To Starbucks CEO Howard Schultz: How about the Forgotten Man?

Starbucks committed to hiring 10,000 refugees.

They also committed to open 15 whole new stores in unemployment-blighted areas. They showcase the new store they are opening in Ferguson.

Yes, the comments about hiring veterans and blacks and Latins were kind of quick, although Latinos probably did not figure very prominently in their plans until it became an big issue in 2016. Maybe I’m wrong.

Fifteen stores does not seem all that much, but it must mean something, a little bit at least let’s say, since it seems colossally difficult to make a profit in the inner cities.

The CEO does do a lot of private initiatives to help the poor, including in areas like education, literacy, and work placement.

Memo to Starbucks on both the literacy push and the educational programs: Move the resources to financing private scholarships for the poor to go to private schools that show results. The Minneapolis success story with vouchers should provide a hint for doing more private initiatives this way. But make it scholarships that the PARENTS can use in a voucher format so the PARENTS can make this most important decision for their children.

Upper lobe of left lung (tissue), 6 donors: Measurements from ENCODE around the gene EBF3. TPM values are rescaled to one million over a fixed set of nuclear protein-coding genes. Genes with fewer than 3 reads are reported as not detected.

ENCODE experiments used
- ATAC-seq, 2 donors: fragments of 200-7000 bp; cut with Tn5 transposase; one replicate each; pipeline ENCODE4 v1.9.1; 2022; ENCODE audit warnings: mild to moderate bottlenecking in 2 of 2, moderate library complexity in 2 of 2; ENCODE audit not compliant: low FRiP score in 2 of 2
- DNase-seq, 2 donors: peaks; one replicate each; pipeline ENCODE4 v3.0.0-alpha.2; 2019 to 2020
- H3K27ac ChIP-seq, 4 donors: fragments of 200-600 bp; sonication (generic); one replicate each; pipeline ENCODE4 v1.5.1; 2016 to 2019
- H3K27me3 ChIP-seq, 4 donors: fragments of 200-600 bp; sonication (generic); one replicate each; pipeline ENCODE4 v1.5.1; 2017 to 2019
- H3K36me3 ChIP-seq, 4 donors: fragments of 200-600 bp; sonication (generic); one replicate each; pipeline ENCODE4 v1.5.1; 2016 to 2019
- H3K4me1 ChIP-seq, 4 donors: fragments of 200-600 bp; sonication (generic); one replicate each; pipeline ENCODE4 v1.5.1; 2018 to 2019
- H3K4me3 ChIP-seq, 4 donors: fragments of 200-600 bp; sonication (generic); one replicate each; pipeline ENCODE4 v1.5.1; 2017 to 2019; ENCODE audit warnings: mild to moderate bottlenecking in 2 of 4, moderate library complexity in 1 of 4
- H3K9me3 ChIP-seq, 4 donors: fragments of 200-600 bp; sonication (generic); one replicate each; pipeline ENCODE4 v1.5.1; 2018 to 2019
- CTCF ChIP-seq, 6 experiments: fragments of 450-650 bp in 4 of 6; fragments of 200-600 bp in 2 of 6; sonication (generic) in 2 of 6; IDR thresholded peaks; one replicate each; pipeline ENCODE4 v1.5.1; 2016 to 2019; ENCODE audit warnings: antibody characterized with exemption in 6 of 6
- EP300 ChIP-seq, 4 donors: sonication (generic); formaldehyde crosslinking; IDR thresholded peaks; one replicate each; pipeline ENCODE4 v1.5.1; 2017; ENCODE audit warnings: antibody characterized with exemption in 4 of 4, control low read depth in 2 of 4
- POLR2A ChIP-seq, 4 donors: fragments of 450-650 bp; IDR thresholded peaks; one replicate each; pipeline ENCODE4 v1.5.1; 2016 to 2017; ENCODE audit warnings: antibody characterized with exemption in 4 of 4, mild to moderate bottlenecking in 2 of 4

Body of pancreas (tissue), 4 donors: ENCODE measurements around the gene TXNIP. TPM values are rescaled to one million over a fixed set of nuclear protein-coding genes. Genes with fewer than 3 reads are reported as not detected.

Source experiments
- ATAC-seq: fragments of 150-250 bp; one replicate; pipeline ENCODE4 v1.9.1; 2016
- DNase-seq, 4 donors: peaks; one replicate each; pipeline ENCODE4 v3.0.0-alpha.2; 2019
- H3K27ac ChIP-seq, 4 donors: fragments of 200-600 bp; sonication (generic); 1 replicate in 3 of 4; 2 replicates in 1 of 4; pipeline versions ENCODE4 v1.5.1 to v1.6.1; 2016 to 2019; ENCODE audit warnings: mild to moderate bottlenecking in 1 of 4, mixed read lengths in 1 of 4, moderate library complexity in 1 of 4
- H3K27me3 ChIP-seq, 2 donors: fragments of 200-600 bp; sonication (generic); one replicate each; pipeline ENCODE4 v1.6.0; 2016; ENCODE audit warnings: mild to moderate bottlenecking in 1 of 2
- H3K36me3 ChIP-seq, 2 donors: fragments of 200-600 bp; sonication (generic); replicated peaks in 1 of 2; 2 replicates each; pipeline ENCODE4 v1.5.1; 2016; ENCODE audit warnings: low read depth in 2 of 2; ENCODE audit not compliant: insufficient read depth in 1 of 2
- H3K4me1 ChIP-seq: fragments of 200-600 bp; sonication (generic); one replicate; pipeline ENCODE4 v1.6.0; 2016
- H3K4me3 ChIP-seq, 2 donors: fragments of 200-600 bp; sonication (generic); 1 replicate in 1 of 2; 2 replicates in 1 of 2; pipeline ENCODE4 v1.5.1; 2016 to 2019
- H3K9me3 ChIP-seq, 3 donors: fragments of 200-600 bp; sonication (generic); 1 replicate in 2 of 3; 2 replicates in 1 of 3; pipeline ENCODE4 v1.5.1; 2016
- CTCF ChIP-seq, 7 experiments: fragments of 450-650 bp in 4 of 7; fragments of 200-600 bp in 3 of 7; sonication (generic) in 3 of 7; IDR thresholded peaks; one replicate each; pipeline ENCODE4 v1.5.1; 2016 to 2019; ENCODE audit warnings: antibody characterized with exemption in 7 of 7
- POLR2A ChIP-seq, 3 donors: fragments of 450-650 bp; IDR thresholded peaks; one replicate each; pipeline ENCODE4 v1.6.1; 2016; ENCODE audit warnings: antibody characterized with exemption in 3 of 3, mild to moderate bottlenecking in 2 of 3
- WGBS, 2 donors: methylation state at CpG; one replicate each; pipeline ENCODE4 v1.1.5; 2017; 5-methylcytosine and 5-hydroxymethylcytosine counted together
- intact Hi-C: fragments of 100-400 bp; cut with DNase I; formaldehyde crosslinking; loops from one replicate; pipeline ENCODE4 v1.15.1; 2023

And stop pushing for using other people’s extorted taxes that launder the wealth through government bureaucrats to use for social justice boondoggles. The Obama’s expanded welfare magnet for immigrants did not help mitigate the mess the country is in.

Memo to Howard Schultz, CEO at Starbucks:

While you’re finally getting your break at the end of the day inside your nice house with a presumably million-dollar security system with cameras all around and a nice wall with a security gate, probably in a gated community:

Consider the Forgotten Man, who has to live with the social justice commands from control center, emitted from the nodes of power, and enforced by force.

Consider the guy who already works his butt off and pays for those programs.

Do you really want to help countries like Honduras? You can feel good by distributing a few coffee trees to farmers that need a break, but they need new moral backbone. They are too used to demanding government programs to help them.

Let us realize that the kinds of policies and politics in place in those inner cities have not helped them. Research principles like those shared by Dambisa Moyo.

To help the poor countries, let us learn true economics. Learn what that saying means: “There is no free lunch”. Somebody pays for that tree you gift to a poor coffee farmer.

Again, I salute you for the fact that you do put your money where your mouth is. What I ask is that you help the rest of us by realizing the hurt you cause when you loudly support government programs that are paid for by stealing investment and savings from the victims of tax extortion, and the victims of political debt and Fed policies that steal from the poor and middle class.


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